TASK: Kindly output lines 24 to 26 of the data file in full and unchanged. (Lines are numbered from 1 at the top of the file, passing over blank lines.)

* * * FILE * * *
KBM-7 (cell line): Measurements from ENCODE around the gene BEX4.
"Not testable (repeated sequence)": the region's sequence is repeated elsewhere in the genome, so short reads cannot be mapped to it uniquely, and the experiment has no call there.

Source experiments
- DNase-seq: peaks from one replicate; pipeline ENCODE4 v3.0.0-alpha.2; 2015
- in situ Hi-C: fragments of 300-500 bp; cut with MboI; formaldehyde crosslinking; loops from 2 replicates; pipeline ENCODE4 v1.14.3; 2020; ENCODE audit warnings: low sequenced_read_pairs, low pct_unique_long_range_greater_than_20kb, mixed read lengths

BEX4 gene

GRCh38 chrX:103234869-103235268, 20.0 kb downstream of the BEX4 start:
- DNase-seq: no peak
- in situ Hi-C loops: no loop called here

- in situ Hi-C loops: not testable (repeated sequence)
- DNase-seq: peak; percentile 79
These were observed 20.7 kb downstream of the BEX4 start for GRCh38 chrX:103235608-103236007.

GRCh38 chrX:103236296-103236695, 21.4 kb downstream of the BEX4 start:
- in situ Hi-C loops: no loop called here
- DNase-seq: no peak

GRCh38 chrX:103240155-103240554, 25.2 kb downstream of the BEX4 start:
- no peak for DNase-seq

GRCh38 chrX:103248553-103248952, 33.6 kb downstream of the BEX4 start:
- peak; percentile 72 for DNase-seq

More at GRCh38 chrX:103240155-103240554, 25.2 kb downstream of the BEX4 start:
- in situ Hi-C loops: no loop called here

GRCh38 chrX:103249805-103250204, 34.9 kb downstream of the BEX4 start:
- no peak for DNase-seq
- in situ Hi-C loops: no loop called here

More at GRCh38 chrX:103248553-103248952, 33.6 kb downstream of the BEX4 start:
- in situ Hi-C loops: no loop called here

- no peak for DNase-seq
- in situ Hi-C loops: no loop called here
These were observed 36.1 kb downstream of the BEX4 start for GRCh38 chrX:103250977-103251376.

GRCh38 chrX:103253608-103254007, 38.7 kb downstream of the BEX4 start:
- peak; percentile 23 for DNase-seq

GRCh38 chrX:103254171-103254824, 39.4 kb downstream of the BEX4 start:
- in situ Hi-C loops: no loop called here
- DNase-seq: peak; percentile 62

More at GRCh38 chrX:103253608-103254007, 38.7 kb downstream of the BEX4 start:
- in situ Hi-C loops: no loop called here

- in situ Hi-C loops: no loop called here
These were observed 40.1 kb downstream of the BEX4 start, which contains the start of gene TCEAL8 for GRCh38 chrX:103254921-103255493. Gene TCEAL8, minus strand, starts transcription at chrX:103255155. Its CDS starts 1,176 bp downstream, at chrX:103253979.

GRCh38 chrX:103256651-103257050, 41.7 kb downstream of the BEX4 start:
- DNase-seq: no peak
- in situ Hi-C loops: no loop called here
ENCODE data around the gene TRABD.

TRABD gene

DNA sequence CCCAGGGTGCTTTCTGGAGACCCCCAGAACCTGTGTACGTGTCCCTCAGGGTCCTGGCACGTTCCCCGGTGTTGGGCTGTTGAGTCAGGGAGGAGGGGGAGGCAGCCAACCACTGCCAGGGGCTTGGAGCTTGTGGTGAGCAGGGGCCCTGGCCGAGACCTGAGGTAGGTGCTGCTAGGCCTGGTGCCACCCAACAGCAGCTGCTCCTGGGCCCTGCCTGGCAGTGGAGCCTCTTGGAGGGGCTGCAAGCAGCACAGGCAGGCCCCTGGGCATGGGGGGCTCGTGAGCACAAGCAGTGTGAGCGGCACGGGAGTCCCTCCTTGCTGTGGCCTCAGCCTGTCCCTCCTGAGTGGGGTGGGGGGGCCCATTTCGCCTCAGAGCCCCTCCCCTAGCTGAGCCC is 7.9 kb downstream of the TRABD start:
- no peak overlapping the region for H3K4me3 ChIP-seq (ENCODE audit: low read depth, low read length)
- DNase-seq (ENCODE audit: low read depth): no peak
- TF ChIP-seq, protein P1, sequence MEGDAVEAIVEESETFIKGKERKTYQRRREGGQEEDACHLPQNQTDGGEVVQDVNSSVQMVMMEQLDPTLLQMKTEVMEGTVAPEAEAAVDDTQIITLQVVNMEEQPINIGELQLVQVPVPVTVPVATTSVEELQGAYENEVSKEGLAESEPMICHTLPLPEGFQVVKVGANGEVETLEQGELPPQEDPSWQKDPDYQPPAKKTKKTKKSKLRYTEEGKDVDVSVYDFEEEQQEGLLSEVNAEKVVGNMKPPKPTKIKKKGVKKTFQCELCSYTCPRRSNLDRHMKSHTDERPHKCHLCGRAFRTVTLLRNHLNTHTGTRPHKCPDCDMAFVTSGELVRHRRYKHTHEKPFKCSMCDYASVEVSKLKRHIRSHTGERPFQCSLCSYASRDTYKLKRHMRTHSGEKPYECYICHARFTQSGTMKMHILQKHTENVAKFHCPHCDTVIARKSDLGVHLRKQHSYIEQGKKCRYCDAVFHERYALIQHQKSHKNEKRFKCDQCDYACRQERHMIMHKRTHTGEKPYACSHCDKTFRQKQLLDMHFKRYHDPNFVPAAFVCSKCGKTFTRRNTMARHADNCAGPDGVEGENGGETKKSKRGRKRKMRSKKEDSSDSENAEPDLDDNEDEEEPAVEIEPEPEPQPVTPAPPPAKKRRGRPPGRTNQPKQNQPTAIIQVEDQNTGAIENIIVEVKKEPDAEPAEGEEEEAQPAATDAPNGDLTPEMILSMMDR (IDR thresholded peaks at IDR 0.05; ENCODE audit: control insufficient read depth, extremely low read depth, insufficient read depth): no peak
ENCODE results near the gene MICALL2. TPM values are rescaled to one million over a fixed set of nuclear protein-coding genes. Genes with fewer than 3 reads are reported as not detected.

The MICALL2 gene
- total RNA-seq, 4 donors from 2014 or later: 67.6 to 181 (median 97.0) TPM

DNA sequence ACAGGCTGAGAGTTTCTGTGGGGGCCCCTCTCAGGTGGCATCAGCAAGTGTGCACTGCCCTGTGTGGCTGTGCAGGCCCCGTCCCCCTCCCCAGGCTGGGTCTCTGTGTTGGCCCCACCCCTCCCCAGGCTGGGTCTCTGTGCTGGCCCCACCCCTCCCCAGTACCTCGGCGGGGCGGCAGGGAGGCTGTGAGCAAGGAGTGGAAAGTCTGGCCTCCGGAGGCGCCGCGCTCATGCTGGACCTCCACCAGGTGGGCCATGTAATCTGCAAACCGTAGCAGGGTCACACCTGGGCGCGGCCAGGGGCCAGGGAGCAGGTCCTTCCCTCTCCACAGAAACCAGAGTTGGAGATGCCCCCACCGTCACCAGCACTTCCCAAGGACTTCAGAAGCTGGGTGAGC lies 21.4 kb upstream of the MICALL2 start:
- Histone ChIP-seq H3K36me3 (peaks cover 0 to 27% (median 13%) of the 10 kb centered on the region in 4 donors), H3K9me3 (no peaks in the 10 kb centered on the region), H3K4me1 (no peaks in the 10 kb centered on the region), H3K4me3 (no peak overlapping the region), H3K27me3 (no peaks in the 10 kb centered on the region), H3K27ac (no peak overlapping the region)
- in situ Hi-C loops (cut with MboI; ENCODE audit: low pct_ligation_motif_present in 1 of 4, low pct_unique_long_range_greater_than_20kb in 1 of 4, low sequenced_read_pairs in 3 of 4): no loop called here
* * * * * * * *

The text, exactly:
- in situ Hi-C loops: no loop called here

More at GRCh38 chrX:103248553-103248952, 33.6 kb downstream of the BEX4 start:
- in situ Hi-C loops: no loop called here